The Natural (1984)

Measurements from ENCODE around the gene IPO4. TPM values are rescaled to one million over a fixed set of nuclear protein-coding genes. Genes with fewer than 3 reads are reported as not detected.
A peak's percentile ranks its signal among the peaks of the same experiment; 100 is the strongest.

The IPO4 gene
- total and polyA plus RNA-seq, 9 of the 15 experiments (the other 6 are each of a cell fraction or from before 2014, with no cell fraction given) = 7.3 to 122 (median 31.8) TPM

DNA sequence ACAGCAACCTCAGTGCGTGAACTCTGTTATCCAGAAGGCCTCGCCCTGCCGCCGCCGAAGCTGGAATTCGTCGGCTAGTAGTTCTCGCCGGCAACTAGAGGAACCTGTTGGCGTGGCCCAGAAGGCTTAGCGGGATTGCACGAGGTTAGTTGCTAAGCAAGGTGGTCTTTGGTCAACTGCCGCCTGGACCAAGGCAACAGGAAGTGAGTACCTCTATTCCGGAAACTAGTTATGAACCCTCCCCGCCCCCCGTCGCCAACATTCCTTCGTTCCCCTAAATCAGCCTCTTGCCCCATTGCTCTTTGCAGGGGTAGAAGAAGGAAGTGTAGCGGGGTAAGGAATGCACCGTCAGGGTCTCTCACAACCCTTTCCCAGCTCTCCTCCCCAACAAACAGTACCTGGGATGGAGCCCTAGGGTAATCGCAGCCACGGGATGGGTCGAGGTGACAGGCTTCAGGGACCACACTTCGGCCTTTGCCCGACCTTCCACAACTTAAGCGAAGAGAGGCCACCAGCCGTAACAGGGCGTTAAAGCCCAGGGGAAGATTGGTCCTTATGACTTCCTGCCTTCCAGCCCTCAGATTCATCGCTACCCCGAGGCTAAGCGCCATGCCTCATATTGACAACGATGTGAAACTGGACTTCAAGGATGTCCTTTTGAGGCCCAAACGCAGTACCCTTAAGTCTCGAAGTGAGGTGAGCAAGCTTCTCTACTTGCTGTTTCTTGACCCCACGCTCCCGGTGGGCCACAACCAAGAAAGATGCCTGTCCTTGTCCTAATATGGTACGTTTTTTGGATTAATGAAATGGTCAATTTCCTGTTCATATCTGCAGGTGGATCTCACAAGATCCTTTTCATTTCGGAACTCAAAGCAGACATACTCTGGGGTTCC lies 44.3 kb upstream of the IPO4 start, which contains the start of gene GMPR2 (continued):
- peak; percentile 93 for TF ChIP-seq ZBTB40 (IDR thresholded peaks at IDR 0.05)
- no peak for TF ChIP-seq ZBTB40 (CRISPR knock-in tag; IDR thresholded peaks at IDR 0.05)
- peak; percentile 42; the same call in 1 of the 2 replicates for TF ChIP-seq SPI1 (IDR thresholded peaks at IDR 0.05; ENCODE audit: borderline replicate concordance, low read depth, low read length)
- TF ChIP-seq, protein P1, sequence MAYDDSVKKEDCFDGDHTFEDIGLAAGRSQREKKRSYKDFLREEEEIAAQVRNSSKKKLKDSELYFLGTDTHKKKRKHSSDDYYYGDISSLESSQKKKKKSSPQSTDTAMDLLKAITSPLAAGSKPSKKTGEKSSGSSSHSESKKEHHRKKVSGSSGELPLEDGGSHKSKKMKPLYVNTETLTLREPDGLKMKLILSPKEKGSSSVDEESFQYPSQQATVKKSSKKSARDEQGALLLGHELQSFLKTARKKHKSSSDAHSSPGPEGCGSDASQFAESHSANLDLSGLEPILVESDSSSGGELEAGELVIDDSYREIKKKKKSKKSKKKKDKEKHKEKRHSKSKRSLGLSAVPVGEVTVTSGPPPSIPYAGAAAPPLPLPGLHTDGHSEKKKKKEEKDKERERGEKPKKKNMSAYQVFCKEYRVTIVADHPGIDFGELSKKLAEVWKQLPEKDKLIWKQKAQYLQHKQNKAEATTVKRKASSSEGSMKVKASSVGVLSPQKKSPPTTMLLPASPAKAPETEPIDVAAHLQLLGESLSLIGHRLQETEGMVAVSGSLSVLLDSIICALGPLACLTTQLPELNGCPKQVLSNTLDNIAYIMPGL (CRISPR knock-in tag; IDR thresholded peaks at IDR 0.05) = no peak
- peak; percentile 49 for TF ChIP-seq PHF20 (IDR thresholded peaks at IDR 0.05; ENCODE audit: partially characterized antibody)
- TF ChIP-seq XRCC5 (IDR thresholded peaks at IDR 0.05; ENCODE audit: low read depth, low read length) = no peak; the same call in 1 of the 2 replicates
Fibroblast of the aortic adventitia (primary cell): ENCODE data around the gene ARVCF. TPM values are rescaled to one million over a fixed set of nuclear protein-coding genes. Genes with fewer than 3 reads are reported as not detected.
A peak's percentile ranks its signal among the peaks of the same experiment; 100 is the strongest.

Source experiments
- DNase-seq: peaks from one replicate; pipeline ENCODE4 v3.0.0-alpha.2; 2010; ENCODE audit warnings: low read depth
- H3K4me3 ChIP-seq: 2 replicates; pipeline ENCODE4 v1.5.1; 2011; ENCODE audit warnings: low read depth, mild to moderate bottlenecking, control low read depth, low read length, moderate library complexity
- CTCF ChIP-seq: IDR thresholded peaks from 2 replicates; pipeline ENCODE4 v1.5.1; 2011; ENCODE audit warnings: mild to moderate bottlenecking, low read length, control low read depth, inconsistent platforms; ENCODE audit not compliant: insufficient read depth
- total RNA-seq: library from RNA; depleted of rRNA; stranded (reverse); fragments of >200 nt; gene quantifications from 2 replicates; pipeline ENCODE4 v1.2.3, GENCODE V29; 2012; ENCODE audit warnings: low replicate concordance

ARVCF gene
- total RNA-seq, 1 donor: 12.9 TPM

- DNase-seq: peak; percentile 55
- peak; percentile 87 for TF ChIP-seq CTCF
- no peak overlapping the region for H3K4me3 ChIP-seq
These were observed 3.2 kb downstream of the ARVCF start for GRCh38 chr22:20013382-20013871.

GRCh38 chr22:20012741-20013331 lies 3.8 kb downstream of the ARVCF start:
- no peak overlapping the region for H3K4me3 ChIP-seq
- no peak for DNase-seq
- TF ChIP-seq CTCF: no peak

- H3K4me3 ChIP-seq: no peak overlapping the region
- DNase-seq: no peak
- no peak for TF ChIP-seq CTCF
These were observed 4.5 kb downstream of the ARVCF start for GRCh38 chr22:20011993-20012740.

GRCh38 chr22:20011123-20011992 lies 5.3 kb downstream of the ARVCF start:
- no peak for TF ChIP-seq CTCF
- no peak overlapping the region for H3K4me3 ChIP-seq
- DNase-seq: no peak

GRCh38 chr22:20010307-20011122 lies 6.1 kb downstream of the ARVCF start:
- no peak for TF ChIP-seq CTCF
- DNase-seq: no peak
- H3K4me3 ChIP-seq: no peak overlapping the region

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I came here to play baseball.  In 1910s Nebraska Roy Hobbs (Robert Redford) plays catch with his father who is killed by a tree hit by lightning. Roy makes a bat from the split tree and in 1923 tries out for the Chicago Cubs with girlfriend Iris (Glenn Close) in tow, meeting legendary Whammer (Joe Don Baker) and sports writer Max Mercy (Robert Duvall). He impresses the mysterious beauty Harriet Bird (Barbara Hershey) who had been fawning over Whammer. She is actually a celebrity stalker who turns up in Roy’s hotel room where she shoots him, apparently dead. Sixteen years later he has a chance as a rookie with bottom of the league New York Knights where he immediately becomes a star to the surprise of manager Pop Fisher (Wilford Brimley).  He falls into the clutches of Pop’s niece Memo Paris (Kim Basinger) who is handmaiden to Gus Sands (Darren McGavin, unbilled) a ruthless bookie who loves betting against him. His form turns until a woman in white stands in the crowd and it’s Iris – who is unmarried but has a son. Mercy finally remembers where he first saw Roy who gets a chance as outfielder following the tragic death of colleague Bump Bailey (Michael Madsen) but the illness resulting from the shooting catches up with Roy and he’s on borrowed time … I used to look for you in crowds. Adapted by Roger Towne (brother of Robert) and Phil Dusenberry from Bernard Malamud’s novel, this is a play on myth and honour, with nods to mediaeval chivalry in its story of a long and arduous journey where Roy encounters the death of his father, bad and good women, resurrection, mentors and villains and lost opportunities and the chance at redemption. It’s a glorious tale, told beautifully and surprisingly economically with stunning imagery from Caleb Deschanel and a sympathetic score from Randy Newman. Redford seems too old at first but you forget about that because he inhabits Hobbs so totally and it’s so finely tuned. This allegorical take on the price you pay for success in America is expertly handled by director Barry Levinson, even if the novel’s ending is altered. I didn’t see it coming